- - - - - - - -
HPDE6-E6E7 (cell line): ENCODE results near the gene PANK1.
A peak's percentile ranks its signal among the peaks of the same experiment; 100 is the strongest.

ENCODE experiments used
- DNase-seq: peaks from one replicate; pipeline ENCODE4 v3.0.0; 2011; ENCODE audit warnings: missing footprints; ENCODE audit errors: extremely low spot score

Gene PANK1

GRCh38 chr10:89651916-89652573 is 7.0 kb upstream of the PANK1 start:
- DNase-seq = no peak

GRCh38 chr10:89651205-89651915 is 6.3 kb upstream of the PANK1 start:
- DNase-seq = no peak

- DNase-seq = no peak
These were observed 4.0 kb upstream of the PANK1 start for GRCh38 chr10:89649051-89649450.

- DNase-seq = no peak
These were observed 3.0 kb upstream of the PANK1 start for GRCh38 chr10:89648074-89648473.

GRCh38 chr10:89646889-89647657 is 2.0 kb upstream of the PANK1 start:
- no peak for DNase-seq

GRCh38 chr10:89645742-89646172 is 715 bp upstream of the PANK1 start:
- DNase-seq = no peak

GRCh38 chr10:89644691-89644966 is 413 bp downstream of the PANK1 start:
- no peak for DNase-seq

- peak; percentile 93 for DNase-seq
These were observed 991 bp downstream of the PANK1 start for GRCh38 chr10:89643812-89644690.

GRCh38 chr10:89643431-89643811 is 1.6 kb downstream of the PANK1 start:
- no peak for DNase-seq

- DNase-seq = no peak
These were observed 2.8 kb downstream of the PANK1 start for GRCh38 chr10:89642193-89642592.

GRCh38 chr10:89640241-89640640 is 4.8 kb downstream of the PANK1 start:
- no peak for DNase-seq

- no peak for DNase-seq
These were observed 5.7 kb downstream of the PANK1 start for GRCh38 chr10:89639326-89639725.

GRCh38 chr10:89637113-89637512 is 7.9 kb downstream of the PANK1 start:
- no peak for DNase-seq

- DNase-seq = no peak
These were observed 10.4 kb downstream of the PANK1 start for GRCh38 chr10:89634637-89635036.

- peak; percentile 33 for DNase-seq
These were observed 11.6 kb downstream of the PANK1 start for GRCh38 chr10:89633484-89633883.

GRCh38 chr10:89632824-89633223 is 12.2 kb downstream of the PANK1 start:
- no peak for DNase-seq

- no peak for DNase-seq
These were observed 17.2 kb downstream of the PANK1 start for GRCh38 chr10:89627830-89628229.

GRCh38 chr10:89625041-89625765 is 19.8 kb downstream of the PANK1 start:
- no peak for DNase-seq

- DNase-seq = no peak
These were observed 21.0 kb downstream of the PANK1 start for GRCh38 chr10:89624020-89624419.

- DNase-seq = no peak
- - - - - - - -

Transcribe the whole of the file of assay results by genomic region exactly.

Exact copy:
HPDE6-E6E7 (cell line): ENCODE results near the gene PANK1.
A peak's percentile ranks its signal among the peaks of the same experiment; 100 is the strongest.

ENCODE experiments used
- DNase-seq: peaks from one replicate; pipeline ENCODE4 v3.0.0; 2011; ENCODE audit warnings: missing footprints; ENCODE audit errors: extremely low spot score

Gene PANK1

GRCh38 chr10:89651916-89652573 is 7.0 kb upstream of the PANK1 start:
- DNase-seq = no peak

GRCh38 chr10:89651205-89651915 is 6.3 kb upstream of the PANK1 start:
- DNase-seq = no peak

- DNase-seq = no peak
These were observed 4.0 kb upstream of the PANK1 start for GRCh38 chr10:89649051-89649450.

- DNase-seq = no peak
These were observed 3.0 kb upstream of the PANK1 start for GRCh38 chr10:89648074-89648473.

GRCh38 chr10:89646889-89647657 is 2.0 kb upstream of the PANK1 start:
- no peak for DNase-seq

GRCh38 chr10:89645742-89646172 is 715 bp upstream of the PANK1 start:
- DNase-seq = no peak

GRCh38 chr10:89644691-89644966 is 413 bp downstream of the PANK1 start:
- no peak for DNase-seq

- peak; percentile 93 for DNase-seq
These were observed 991 bp downstream of the PANK1 start for GRCh38 chr10:89643812-89644690.

GRCh38 chr10:89643431-89643811 is 1.6 kb downstream of the PANK1 start:
- no peak for DNase-seq

- DNase-seq = no peak
These were observed 2.8 kb downstream of the PANK1 start for GRCh38 chr10:89642193-89642592.

GRCh38 chr10:89640241-89640640 is 4.8 kb downstream of the PANK1 start:
- no peak for DNase-seq

- no peak for DNase-seq
These were observed 5.7 kb downstream of the PANK1 start for GRCh38 chr10:89639326-89639725.

GRCh38 chr10:89637113-89637512 is 7.9 kb downstream of the PANK1 start:
- no peak for DNase-seq

- DNase-seq = no peak
These were observed 10.4 kb downstream of the PANK1 start for GRCh38 chr10:89634637-89635036.

- peak; percentile 33 for DNase-seq
These were observed 11.6 kb downstream of the PANK1 start for GRCh38 chr10:89633484-89633883.

GRCh38 chr10:89632824-89633223 is 12.2 kb downstream of the PANK1 start:
- no peak for DNase-seq

- no peak for DNase-seq
These were observed 17.2 kb downstream of the PANK1 start for GRCh38 chr10:89627830-89628229.

GRCh38 chr10:89625041-89625765 is 19.8 kb downstream of the PANK1 start:
- no peak for DNase-seq

- DNase-seq = no peak
These were observed 21.0 kb downstream of the PANK1 start for GRCh38 chr10:89624020-89624419.

- DNase-seq = no peak